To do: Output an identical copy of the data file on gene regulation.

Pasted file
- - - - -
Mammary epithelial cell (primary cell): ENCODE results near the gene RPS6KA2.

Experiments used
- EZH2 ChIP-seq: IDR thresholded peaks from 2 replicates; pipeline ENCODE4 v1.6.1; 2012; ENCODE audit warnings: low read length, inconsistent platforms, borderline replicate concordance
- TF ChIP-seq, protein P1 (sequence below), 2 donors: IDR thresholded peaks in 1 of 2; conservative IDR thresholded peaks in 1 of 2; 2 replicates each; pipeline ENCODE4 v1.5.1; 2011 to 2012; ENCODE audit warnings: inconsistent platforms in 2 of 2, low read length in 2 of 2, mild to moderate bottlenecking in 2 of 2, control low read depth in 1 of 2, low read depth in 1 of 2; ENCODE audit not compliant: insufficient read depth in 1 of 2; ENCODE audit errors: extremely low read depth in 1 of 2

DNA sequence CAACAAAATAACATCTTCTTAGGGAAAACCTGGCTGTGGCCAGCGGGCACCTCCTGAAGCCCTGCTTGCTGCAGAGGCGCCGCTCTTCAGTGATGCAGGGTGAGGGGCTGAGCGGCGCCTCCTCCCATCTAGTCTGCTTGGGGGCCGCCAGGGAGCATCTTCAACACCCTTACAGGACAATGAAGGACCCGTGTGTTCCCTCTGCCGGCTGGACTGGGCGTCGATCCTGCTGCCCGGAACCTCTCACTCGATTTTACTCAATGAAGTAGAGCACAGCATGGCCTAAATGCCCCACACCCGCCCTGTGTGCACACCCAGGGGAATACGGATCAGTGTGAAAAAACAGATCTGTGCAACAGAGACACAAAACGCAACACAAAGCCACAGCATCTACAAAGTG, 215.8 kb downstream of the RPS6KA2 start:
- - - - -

Mammary epithelial cell (primary cell): ENCODE results near the gene RPS6KA2.

Experiments used
- EZH2 ChIP-seq: IDR thresholded peaks from 2 replicates; pipeline ENCODE4 v1.6.1; 2012; ENCODE audit warnings: low read length, inconsistent platforms, borderline replicate concordance
- TF ChIP-seq, protein P1 (sequence below), 2 donors: IDR thresholded peaks in 1 of 2; conservative IDR thresholded peaks in 1 of 2; 2 replicates each; pipeline ENCODE4 v1.5.1; 2011 to 2012; ENCODE audit warnings: inconsistent platforms in 2 of 2, low read length in 2 of 2, mild to moderate bottlenecking in 2 of 2, control low read depth in 1 of 2, low read depth in 1 of 2; ENCODE audit not compliant: insufficient read depth in 1 of 2; ENCODE audit errors: extremely low read depth in 1 of 2

DNA sequence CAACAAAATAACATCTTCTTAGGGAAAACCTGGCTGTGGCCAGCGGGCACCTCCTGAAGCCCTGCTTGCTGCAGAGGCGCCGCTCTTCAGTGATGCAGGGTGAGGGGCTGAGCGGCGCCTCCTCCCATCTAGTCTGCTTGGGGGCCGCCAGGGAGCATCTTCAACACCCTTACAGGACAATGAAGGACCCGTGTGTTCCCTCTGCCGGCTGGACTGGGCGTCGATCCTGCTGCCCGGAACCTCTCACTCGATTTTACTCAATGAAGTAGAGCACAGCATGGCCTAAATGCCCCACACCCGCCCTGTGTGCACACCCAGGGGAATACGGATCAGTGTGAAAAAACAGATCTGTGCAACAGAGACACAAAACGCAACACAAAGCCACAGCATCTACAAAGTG, 215.8 kb downstream of the RPS6KA2 start: